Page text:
Occupational Therapy Australia (OTAUS)
Call us for your OTAUS Driving Assessments
0406 541 485
Occupational Therapy Australia (OTAUS) is Australia’s leading national association for Occupational Therapists (OT). It provides supervision, ongoing educational support, continuing professional development (CPD) assistance and monitoring, and workshops for qualified Occupational Therapists. On top of providing Occupational Therapists with continuous support as they manoeuvre through their careers, it is also a good resource for patients and consumers who are looking for OT services, as they also provide information to the general public regarding Occupational Therapy assessments and interventions. They are contactable via phone, email and the internet.
This association ensures that endorsed Occupational Therapists have the relevant qualifications and are approved and currently registered with the Australian Health Practitioner Regulation Agency (AHPRA). AHPRA is the national mandatory governing body of all medical, nursing and allied health clinicians across Australia. Individuals are able to verify that the health professional that is treating or providing an intervention or service is qualified and meets Australian health standards. They are also able to make complaints regarding health professionals through AHPRA, who will then make decisions about furthering an investigation about the complaint.
When an individual sustains an injury or is diagnosed with a medical condition or disability that could impact their ability to drive safely and to RMS standards, the RMS (Roads and Maritime Service) of NSW must be notified. Legally, it is the prime responsibility of the individual (driver) to inform the RMS, however it is common for the general public to be unaware about this requirement. Often, what occurs is that the person’s doctor (usually GP or specialist) or family member raises concerns to the RMS about the person’s reduced driving capacity. The doctor also usually indicates on the RMS ‘fitness to drive’ form that they want the driver to have a driving assessment, to resolve any doubts about the person’s driving.
Once the person’s doctor notifies the RMS, the individual will then receive formal notification (usually in the form of a letter in the post) that they are required to undertake an Occupational Therapy Driving Assessment. The purpose of an Occupational Therapy Driving Assessment is to determine if the individual’s injury and/or medical condition impacts on their ability to drive to RMS safety standards. The OTs who perform this specific assessment has acquired a special qualification to be able to conduct these driving assessments. Individuals are then required to organise themselves an Occupational Therapy Driving Assessment by finding a suitable OT service.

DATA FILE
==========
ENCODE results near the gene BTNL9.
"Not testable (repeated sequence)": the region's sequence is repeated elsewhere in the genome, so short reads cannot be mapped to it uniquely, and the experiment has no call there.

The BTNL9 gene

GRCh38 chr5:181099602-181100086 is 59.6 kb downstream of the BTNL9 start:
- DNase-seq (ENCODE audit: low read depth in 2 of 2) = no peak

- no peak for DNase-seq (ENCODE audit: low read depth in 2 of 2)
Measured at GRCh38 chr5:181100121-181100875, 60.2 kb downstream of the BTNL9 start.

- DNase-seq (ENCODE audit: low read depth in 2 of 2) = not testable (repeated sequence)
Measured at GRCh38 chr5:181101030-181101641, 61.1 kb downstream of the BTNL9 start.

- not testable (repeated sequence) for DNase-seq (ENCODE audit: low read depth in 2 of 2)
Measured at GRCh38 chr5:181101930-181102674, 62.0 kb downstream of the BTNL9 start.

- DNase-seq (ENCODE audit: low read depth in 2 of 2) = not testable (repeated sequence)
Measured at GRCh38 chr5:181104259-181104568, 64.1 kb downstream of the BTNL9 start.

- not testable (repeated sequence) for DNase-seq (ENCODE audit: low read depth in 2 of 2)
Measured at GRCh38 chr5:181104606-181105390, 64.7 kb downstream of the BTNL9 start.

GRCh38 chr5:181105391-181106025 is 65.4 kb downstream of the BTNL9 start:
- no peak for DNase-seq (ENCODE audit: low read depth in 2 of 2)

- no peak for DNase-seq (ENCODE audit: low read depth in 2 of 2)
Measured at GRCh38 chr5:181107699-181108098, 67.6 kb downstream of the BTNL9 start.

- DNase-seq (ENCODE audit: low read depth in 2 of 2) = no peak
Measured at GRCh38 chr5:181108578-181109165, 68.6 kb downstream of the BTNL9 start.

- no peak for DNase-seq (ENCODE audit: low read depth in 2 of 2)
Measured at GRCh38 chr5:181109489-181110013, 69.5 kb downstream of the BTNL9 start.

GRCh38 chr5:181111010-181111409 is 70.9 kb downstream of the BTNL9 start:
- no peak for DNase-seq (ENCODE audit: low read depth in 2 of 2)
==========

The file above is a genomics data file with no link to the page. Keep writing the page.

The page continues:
The website https://www.otaus.com.au has a list of qualified Driver Trained Occupational Therapists that can be contacted to conduct Occupational Therapy Driving Assessments. This allows the individual to select and contact an OT that operates close to the person’s residence to complete the driving assessment.
The OT will ask the person about their situation, medical condition in relation to driving (why they have been asked to do one and who referred them) and their situation regarding their need to drive (personal/social history). It is important to give as much accurate information as possible so that the OT can decide how to best help you during the driving assessment.
The OT driving assessment’s sole purpose is to look at a person’s current level of functioning in relation to driving and to develop strategies to try to assist the person in returning to driving as safely as possible. Generally, the OT driving assessment will have one of three possible outcomes:
1. The assessment determines that the medical condition/disability is not currently impacting on the person’s driving performance. The OT will recommend that they can return to driving as they were previously.
2. The assessment determines that the medical condition is affecting the individual’s driving, and they will need vehicle modifications (for physical conditions/injuries) and/or further driving lessons to improve their driving skills to meet current legal standards. They will require a driving reassessment down the line.
3. The assessment determines that the medical condition has decreased the person’s driving capacity and they are no longer driving safely. Car modifications or lessons will not be helpful to improve the person’s driving skills, and the OT will recommend that their licence is cancelled.
The Occupational Therapists at Modified Driving Solutions have been registered members of OTAUS since 2014. They have performed OT driving assessments on individuals with a wide variety of medical conditions, disabilities and of all ages to help them meet their goals of returning to driving.